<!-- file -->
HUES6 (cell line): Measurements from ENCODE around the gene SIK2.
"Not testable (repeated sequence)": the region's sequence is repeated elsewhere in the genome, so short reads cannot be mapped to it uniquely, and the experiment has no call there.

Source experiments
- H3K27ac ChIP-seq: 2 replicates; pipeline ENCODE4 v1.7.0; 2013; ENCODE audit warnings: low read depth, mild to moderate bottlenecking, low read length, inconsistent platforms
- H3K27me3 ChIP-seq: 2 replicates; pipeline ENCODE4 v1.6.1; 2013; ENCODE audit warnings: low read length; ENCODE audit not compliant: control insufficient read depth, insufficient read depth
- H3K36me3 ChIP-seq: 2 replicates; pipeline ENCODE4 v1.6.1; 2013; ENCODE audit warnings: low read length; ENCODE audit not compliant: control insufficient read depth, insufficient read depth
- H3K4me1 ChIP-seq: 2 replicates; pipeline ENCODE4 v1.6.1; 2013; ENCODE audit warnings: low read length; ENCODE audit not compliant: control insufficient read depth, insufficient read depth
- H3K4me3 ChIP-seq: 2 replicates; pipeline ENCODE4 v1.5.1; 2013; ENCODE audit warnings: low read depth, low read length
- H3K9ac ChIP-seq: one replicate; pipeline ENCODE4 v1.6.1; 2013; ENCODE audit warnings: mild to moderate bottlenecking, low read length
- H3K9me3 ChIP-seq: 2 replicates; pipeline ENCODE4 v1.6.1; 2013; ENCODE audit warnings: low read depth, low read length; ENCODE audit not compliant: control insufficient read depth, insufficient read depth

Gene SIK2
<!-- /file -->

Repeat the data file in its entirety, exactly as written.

HUES6 (cell line): Measurements from ENCODE around the gene SIK2.
"Not testable (repeated sequence)": the region's sequence is repeated elsewhere in the genome, so short reads cannot be mapped to it uniquely, and the experiment has no call there.

Source experiments
- H3K27ac ChIP-seq: 2 replicates; pipeline ENCODE4 v1.7.0; 2013; ENCODE audit warnings: low read depth, mild to moderate bottlenecking, low read length, inconsistent platforms
- H3K27me3 ChIP-seq: 2 replicates; pipeline ENCODE4 v1.6.1; 2013; ENCODE audit warnings: low read length; ENCODE audit not compliant: control insufficient read depth, insufficient read depth
- H3K36me3 ChIP-seq: 2 replicates; pipeline ENCODE4 v1.6.1; 2013; ENCODE audit warnings: low read length; ENCODE audit not compliant: control insufficient read depth, insufficient read depth
- H3K4me1 ChIP-seq: 2 replicates; pipeline ENCODE4 v1.6.1; 2013; ENCODE audit warnings: low read length; ENCODE audit not compliant: control insufficient read depth, insufficient read depth
- H3K4me3 ChIP-seq: 2 replicates; pipeline ENCODE4 v1.5.1; 2013; ENCODE audit warnings: low read depth, low read length
- H3K9ac ChIP-seq: one replicate; pipeline ENCODE4 v1.6.1; 2013; ENCODE audit warnings: mild to moderate bottlenecking, low read length
- H3K9me3 ChIP-seq: 2 replicates; pipeline ENCODE4 v1.6.1; 2013; ENCODE audit warnings: low read depth, low read length; ENCODE audit not compliant: control insufficient read depth, insufficient read depth

Gene SIK2